Bigsby Part One – If you’ve ever got (or thought about getting) a tattoo, you can probably remember the heated debate that went on in your head. What should it be? Where should it go? How much do I want to pay? Will I even want to look at this 30 years from now? […]
Last month, we left off with a team in place to design, prototype, test, and market the new line of Magnatone amplifiers. This month we look at each series and model of the new Magnatone line and the features of each, including the world famous pitch-shifting vibrato circuit.
Magnatone was started in 1946 by Art Duhamell, who purchased the Dickerson Musical Instrument Manufacturing Company. Dickerson was a small, Southern California builder who produced lap steels and amplifiers. Dunhamell changed the name to Magnatone a division of his Magna Electronics Company in Los Angeles. Magna also produced record players, speakers, radios and organs as well as amplifiers under brands such as ToneMaster, DaVinci, Pac-Amp, and Estey. The Estey organ’s vibrato circuit was integral in the birth of the famous Magnatone pitch shifting vibrato feature,(but more on that later). Though Magnatone had a good run of building some of the first, high fidelity, innovative, “boutique” amps to hit the market, the company was plagued by mergers and buy outs, poor business decisions, and bad investments. In the end, Magnatone was no more by the end of the 1960’s.
A few months back I talked about how great the Univox U-45 is. And I figured I’d talk about more vintage Univoxs this month—specifically the 305-B which is a really great amp with 6973 output tubes. And I will (promise) do a column about that model Univox, but I stumbled onto this rare Guyatone this month and wanted to share this rare bird with the My Rare Guitars world. So, while I am stepping away from the Univox models, I’m still stuck in Japan in the 60’s with this Guyatone GA-530A.
The Hilgen “Victor” Model R2522. For the tube geeks among us, this starts with a 5AR4 rectifier before running into a couple of 12AX7s for preamp and reverb send duties. Then comes the only expensive and hard to find (although not impossible) tube—a 7199 for ‘verb recovery. From the factory, it came with a 12AU7 for phase inverter, which I switched out to a 12AY7 for a little more drive on the output tubes. I tried going up to a 12AX7, but that made for too much gain and resulted in a mushy, compromised output. The 12AY7 gives it more heat than stock, but still retains the crisp, tight, articulate character of the amp, as intended.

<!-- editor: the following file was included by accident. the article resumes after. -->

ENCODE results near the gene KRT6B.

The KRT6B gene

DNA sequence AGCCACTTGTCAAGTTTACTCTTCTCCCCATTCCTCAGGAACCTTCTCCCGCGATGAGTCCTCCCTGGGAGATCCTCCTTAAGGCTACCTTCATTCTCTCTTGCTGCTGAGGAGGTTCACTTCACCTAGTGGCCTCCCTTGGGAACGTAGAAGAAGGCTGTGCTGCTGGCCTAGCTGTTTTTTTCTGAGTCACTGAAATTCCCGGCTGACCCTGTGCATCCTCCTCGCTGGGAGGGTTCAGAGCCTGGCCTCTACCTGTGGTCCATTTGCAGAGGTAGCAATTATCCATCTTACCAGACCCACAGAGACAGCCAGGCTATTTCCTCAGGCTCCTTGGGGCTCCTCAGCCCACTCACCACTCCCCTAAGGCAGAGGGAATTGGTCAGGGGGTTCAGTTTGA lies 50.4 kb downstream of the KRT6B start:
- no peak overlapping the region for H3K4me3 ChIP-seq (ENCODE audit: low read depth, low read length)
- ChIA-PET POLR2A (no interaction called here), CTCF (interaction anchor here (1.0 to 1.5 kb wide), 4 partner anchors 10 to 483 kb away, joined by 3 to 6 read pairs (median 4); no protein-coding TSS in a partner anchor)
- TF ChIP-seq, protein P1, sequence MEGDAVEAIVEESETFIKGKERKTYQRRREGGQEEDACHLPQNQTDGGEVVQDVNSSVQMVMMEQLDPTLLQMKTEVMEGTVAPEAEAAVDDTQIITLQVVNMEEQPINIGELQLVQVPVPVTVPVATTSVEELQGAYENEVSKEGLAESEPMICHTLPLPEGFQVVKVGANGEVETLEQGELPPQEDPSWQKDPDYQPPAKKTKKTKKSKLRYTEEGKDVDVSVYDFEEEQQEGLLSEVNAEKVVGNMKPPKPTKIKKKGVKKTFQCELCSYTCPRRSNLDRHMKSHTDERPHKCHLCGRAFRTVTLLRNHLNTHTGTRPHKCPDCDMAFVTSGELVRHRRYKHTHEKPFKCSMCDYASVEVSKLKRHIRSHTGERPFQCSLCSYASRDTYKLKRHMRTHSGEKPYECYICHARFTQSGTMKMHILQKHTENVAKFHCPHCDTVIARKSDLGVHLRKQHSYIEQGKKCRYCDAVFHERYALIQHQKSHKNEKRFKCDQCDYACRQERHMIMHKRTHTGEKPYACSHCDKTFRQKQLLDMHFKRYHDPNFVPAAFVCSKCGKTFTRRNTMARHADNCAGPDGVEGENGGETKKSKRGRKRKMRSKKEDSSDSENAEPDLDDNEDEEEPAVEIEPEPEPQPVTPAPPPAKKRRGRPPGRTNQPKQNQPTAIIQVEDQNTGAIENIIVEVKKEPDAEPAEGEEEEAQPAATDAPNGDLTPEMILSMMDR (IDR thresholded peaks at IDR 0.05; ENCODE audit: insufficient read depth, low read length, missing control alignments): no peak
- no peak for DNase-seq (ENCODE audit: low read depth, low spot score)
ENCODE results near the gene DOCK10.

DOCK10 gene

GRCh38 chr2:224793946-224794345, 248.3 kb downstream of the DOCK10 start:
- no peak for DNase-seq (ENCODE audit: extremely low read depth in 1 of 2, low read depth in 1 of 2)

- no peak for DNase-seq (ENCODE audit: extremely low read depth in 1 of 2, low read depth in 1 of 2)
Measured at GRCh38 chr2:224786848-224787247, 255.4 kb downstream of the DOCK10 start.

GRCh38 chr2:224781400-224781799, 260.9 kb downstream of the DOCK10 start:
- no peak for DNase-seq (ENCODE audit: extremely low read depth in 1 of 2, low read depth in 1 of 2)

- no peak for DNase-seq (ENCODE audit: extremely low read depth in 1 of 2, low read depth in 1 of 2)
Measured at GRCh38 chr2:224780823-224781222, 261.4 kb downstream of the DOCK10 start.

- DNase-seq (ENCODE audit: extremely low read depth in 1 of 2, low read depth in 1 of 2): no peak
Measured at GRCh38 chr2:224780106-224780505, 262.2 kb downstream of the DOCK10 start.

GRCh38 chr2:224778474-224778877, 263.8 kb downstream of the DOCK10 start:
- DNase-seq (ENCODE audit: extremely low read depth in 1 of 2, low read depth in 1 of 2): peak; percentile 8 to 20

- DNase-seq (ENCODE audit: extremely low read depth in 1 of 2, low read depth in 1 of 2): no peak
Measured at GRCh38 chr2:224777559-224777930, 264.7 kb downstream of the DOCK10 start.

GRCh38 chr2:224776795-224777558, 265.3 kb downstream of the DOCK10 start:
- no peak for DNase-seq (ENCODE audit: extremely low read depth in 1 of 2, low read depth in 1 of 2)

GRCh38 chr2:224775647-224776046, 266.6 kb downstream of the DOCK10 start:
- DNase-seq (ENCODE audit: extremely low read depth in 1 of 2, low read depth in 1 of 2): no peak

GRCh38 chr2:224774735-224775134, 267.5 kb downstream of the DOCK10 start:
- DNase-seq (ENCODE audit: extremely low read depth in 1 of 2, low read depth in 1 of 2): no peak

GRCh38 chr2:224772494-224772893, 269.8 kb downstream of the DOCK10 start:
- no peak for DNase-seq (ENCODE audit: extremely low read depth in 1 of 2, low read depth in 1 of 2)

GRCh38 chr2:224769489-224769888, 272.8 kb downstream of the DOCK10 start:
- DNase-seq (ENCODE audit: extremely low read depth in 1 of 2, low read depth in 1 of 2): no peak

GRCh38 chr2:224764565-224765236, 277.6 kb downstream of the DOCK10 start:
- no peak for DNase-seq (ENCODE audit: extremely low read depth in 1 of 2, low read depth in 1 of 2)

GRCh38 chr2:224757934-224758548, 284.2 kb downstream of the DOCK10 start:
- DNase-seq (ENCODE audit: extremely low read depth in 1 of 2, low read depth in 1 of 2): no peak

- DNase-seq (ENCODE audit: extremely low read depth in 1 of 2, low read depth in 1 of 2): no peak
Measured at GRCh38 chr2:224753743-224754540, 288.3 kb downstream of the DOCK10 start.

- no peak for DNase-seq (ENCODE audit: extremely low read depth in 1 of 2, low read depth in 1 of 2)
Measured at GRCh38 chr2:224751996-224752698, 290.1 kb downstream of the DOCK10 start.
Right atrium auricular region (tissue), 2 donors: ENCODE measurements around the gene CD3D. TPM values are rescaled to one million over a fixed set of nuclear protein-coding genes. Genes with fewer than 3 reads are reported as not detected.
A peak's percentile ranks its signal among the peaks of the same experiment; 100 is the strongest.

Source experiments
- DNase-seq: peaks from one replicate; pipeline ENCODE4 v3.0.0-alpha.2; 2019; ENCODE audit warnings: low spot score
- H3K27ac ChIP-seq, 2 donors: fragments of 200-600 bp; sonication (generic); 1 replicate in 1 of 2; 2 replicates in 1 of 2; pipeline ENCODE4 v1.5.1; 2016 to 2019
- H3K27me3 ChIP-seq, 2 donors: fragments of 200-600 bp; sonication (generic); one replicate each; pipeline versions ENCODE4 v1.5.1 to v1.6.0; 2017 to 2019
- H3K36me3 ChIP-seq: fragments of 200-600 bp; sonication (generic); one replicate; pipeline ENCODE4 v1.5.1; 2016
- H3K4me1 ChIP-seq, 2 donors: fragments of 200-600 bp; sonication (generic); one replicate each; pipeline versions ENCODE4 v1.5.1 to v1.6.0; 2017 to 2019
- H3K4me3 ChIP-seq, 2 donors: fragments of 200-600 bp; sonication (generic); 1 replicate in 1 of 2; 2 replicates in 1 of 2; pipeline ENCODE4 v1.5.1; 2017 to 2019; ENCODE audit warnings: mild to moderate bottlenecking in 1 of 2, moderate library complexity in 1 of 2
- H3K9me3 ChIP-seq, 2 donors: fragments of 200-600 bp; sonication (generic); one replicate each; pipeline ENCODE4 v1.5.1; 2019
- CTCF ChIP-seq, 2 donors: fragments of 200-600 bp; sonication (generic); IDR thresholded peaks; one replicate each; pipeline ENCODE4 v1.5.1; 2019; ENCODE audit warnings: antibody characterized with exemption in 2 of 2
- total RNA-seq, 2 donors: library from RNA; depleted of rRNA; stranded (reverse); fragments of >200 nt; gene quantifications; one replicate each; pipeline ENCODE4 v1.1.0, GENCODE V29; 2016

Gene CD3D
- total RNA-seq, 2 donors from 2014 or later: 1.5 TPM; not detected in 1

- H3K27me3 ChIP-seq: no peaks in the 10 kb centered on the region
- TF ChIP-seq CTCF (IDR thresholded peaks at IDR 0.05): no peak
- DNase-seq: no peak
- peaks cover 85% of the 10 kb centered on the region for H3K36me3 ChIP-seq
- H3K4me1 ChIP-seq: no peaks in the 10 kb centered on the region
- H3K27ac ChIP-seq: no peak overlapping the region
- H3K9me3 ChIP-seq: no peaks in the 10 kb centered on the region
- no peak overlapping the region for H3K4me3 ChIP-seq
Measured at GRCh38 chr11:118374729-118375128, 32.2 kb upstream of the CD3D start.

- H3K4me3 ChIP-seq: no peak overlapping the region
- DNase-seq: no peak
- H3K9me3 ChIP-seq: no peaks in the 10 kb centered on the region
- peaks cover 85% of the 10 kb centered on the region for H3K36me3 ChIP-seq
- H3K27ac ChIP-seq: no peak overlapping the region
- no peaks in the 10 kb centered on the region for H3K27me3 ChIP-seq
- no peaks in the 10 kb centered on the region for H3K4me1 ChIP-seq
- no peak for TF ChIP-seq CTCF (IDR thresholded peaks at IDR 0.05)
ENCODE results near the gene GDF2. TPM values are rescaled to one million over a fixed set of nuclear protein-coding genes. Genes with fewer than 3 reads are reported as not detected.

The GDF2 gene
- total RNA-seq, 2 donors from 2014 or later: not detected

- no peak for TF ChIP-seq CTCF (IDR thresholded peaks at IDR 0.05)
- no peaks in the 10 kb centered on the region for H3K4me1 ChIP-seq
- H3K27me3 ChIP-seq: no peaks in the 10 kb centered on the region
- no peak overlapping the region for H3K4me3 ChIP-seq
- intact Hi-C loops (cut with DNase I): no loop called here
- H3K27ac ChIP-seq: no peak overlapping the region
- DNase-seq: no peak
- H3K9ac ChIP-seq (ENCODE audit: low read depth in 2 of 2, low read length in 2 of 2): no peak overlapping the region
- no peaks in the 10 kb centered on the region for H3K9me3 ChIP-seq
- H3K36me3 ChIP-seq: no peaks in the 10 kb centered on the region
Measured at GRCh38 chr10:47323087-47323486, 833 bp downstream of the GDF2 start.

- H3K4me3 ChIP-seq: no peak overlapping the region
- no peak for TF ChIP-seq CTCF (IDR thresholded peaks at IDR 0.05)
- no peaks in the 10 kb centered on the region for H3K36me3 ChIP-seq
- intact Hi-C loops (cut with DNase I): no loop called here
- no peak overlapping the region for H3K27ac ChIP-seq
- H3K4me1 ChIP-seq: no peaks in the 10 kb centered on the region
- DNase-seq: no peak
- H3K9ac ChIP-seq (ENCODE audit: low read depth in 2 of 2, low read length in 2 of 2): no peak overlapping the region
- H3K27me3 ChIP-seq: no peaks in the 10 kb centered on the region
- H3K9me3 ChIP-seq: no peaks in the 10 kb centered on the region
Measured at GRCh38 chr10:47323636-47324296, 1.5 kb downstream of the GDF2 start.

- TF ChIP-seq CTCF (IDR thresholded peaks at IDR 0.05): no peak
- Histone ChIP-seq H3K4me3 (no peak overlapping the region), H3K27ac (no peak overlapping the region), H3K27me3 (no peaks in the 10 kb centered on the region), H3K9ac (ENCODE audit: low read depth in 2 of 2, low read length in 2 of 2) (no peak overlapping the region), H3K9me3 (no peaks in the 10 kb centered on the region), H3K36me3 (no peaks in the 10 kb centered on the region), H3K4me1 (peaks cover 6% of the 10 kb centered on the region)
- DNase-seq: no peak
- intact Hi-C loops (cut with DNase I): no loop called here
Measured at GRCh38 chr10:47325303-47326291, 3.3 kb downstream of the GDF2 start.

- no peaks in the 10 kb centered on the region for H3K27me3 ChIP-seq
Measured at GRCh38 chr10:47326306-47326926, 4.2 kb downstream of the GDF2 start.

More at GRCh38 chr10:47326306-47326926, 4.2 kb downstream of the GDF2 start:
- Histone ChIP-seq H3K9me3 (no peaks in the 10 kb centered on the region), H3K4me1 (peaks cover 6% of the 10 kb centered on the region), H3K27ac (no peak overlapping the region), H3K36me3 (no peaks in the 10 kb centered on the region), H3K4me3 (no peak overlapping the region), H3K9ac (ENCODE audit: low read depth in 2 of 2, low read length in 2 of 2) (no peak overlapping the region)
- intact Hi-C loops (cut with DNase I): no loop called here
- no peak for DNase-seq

This twin twelve Alamo Futura Reverb is a true sleeper of a vintage amp classic. This is one of the greatest amps I’ve ever owned (or heard), and they are out there at still very reasonable prices on the vintage market.
Among the best deals out there are the Japanese-made Univox tube amps of the mid to late 60’s. There are some rare birds out there that are worth keeping an eye open for, but the one you see most often, among the low-priced, great sounding Univox tube amps, is the U-45B Model.
What’s strange is that it’s probably the column I have received the most mail on. People from all over the world wrote me about equipment they’d lost and the interesting ways they lost their stuff. They were all GREAT letters. Sad yet entertaining. We all had a story or two or twenty. It was like a gear geek AA meeting.
One of the true major players in oddball amps, the Silvertone 1484 guitar amp is pretty well known. It’s so well know, that it may not actually qualify as an oddball amp. But it’s still from the great Nat Daniel, the man behind the awesome kings of Masonite and lipstick pickups and wallpaper-as-Tolex’ the Danelectro company, who designed and produced some of the greatest oddball amplifiers ever done.
And this month, I sing the praises of another obscure and beautiful amplifier, in this case a 1966 Lectrolab S 400. I’ve seen a few Lectrolabs over the years and they are all pretty cool amps. The 400 series seem to be (and this is based only on observation and scattered information. No one seems to know very much about these) all single-ended small amps with a single EL84 for output and one or two eight inch speakers. The 600 series are more in the 15-20 watt range with either two 6V6’s or two EL84’s (driving a twelve inch speaker), depending on the year. And the 800 series, which I’ve never seen in person, I haven’t been able to find much about, other than that they seem like later versions of the 600’s. The 900 series are El84-equiped heads (very rare).
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